ENERGY firms will have to power to turn off household central heating under new smart meter proposals.
The plans would allow providers to turn off a household’s heating supply whenever it felt usage was getting too high.
Normally, customers are entitled to compensation if their energy supply is cut off but if the new plans are passed it would see these rights waived.
The proposals have been put forward by Scottish and Southern Electricity Networks (SSEN) and are currently being considered by the watchdog, Ofgem.
The firm blames the rise in green energy products like electric cars and heat pumps for putting pressure on the national grid.
It argues that it would only switch off supplies when the grid was in a state of “emergency” and that it would be managed through smart meters.
How to save on your energy bills
SWITCHING energy providers can sound like hassle – but fortunately it’s pretty straight forward to change supplier – and save lots of cash.
Shop around – If you’re on an SVT deal you are likely throwing away more than £300 a year. Use a comparion site such as MoneySuperMarket.com, uSwitch or EnergyHelpline.com to see what deals are available to you.
The cheapest deals are usually found online and are fixed deals – meaning you’ll pay a fixed amount usually for 12 months.
2. Switch – When you’ve found one, all you have to do is contact the new supplier.
It helps to have the following information – which you can find on your bill – to hand to give the new supplier.
- Your postcode
- Name of your existing supplier
- Name of your existing deal and how much you pay
- An up-to-date meter reading
It will then notify your current supplier and begin the switch.
It should take no longer than three weeks to complete the switch and your supply won’t be interrupted in that time.
The power cuts would be temporary and no longer than two hours a day.
Suppliers would need to get permission from households to sign up to the initiative but it wouldn’t need to alert them every time it is was going to cut off supply.
It leaves households at risk of being without energy when they need it but unable to claim compensation for the inconvenience.
But SSEN stressed that the measures would only apply to homes with an electric heat pump and not gas central heating, because they use up more electricity.
Customers would also have the right at any time to ask to be removed from the scheme.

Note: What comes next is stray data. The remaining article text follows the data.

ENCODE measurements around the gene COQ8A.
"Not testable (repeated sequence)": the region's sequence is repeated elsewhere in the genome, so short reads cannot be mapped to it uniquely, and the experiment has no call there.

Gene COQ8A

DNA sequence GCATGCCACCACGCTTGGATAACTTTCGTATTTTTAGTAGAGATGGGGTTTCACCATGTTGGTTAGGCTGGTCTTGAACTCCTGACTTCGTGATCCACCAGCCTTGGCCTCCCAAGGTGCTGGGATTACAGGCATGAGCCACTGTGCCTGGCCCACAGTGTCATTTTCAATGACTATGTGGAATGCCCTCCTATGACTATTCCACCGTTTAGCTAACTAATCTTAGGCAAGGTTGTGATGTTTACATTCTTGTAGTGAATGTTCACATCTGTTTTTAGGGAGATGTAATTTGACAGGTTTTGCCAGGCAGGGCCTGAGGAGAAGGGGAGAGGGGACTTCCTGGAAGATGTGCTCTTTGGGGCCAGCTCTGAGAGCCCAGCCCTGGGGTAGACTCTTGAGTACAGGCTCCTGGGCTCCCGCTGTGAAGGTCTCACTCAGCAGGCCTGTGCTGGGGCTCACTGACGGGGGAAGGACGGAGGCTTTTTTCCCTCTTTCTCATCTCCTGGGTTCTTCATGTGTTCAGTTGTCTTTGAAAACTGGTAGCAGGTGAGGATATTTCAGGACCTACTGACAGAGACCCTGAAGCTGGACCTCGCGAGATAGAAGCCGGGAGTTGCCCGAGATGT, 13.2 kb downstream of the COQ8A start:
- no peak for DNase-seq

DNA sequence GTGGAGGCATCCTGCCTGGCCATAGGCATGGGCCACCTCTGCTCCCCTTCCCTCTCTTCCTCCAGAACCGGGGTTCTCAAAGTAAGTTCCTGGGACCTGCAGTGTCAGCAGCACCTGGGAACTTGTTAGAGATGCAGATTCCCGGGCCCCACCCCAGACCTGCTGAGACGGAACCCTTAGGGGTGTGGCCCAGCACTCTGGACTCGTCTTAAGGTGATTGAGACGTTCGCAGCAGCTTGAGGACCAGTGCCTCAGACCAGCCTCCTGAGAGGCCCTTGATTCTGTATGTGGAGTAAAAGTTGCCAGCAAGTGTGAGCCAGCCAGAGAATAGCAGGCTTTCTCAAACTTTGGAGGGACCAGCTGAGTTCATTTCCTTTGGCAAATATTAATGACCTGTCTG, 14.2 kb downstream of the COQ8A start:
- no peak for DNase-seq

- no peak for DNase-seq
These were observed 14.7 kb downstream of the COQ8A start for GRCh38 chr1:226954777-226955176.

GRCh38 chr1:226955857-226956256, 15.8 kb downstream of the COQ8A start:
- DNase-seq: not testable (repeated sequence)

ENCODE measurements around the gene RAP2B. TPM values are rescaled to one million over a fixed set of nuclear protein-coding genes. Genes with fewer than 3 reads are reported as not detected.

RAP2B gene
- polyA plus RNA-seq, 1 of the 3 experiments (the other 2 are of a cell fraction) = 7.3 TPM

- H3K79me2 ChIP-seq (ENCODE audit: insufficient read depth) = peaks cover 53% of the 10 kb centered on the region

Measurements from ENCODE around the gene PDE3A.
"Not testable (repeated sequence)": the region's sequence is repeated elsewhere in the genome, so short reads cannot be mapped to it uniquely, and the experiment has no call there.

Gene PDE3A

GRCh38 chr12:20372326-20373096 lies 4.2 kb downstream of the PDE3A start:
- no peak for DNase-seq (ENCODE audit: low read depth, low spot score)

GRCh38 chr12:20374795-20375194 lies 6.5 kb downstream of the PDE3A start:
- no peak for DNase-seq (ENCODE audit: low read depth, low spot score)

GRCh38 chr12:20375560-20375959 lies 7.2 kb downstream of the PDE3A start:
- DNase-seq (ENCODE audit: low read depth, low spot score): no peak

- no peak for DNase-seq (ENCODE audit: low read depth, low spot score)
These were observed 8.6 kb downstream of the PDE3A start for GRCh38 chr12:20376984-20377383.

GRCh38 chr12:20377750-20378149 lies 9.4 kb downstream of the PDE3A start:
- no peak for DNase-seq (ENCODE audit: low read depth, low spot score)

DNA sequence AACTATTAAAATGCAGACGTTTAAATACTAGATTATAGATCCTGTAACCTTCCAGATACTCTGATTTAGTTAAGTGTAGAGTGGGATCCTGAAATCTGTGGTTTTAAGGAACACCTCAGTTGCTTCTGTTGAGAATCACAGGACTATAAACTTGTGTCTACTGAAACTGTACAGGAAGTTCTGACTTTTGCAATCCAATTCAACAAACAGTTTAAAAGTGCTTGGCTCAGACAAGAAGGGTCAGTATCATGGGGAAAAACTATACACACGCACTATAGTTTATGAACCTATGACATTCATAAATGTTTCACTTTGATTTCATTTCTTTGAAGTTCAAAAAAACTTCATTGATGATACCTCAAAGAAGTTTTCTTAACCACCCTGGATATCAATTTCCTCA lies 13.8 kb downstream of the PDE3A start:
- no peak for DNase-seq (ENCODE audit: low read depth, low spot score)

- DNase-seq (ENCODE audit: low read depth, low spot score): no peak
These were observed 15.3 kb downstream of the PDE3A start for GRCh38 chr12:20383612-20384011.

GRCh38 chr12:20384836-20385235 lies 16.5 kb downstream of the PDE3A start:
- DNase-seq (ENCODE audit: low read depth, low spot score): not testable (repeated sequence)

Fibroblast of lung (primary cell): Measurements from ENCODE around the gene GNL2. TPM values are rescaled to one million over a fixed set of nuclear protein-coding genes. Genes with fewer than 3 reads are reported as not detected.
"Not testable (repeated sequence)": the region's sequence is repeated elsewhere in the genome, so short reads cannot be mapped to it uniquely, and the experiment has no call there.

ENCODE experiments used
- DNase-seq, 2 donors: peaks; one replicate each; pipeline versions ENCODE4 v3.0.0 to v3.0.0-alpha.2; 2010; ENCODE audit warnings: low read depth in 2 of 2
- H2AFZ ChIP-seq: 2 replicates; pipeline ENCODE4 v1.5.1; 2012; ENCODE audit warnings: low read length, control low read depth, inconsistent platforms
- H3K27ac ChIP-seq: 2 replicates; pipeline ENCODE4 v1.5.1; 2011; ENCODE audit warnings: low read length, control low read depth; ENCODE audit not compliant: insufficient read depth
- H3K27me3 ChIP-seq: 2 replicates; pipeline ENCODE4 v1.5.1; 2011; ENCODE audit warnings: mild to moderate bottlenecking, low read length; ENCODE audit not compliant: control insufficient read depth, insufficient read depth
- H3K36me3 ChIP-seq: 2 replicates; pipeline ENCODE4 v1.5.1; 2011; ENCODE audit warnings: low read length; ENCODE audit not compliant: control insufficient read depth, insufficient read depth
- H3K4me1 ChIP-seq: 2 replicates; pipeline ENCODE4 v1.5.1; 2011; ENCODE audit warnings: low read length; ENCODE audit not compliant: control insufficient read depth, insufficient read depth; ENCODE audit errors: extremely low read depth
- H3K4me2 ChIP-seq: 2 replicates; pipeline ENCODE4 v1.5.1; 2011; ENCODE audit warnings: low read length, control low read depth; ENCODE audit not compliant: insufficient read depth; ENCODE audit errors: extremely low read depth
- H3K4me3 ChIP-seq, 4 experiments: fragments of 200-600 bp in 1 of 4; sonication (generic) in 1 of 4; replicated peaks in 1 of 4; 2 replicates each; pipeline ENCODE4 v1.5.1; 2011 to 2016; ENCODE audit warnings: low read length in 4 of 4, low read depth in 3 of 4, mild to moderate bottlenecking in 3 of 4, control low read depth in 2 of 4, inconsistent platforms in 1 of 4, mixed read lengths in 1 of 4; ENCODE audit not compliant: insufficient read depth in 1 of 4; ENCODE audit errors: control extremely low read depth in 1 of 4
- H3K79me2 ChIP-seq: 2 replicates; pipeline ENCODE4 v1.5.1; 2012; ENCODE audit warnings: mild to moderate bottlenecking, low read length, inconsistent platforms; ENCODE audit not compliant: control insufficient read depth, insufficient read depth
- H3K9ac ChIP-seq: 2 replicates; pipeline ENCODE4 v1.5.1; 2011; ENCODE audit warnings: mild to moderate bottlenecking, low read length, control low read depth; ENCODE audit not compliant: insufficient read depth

An SSEN spokesman said: “The proposed modification has been tabled to provide a last-resort contingency measure, protecting the security of customer supplies during an emergency scenario.”
They added: “Our preference for managing peaks in electric vehicle demand would always be a market-based solution such as a time-of-use tariff, provided by energy suppliers.
“This proposal provides an additional safeguard in exceptional circumstances.”
But critics believe that it could hand too much power to suppliers and leave homeowners vulnerable.
Energy expert Peter Earl, from comparison site Compare the Market, said: “I would have considerable concern about the impact of these measures.
What to do if you can’t pay your bills
FALLING behind on your energy bills can be extremely stressful.
If you’re struggling to pay what you owe, contact your supplier as soon as possible.
Your provider has to help you come up with a solution, and you should be able to negotiate a deal that works for you both.
One option is to agree a payment plan where you pay off your debts in affordable instalments.
You may be able to pay off your debts directly from your benefits through the Fuel Direct Scheme.
A fixed amount will automatically be taken to cover what you owe plus your usage.
To be eligible, you must be getting one of the following benefits:
- Income-based jobseeker’s allowance
- Income support
- income-related employment and support allowance
- Pension credit
- Universal Credit (but only if you’re not working)
If you cannot come to an agreement with your supplier, they may try to force you to get a prepayment meter installed.
In very rare cases, where you refuse to negotiate, your supplier might threaten you with disconnection.
“I would particularly be concerned about the more vulnerable households, and of course vulnerability is not in a constant state for individuals.”
He also acknowledges that there potential issues on the horizon with supplies meeting demands but doesn’t expect consumers make it happen.
Ofgem says that a decisions is unlikely to be made before spring next year.
A spokesperson said: “We would expect the proposer to provide further clarity on the governance arrangements that would apply, including the definition of an emergency situation and how consumer interests would be protected, before this modification is submitted to us for decision.”
A spokesperson for the Department for Business, Energy and Industrial Strategy added: “Network companies cannot remotely “turn off” smart meters, nor could they control the amount of energy supplied to homes without the express consent of consumers.
“Any proposals from network companies to do this would be rigorously challenged by Ofgem which serves to protect consumers.”
Robert Cheesewright, Director of Communications at Smart Energy GB, said: “Taking part would be completely voluntary for households; would mean choosing to have extra technology, not just a smart meter and only as an emergency safety net for the networks.”
The Warm Home Discount scheme has reopened for applications and you could get £140 off your energy bills if you’re eligible.
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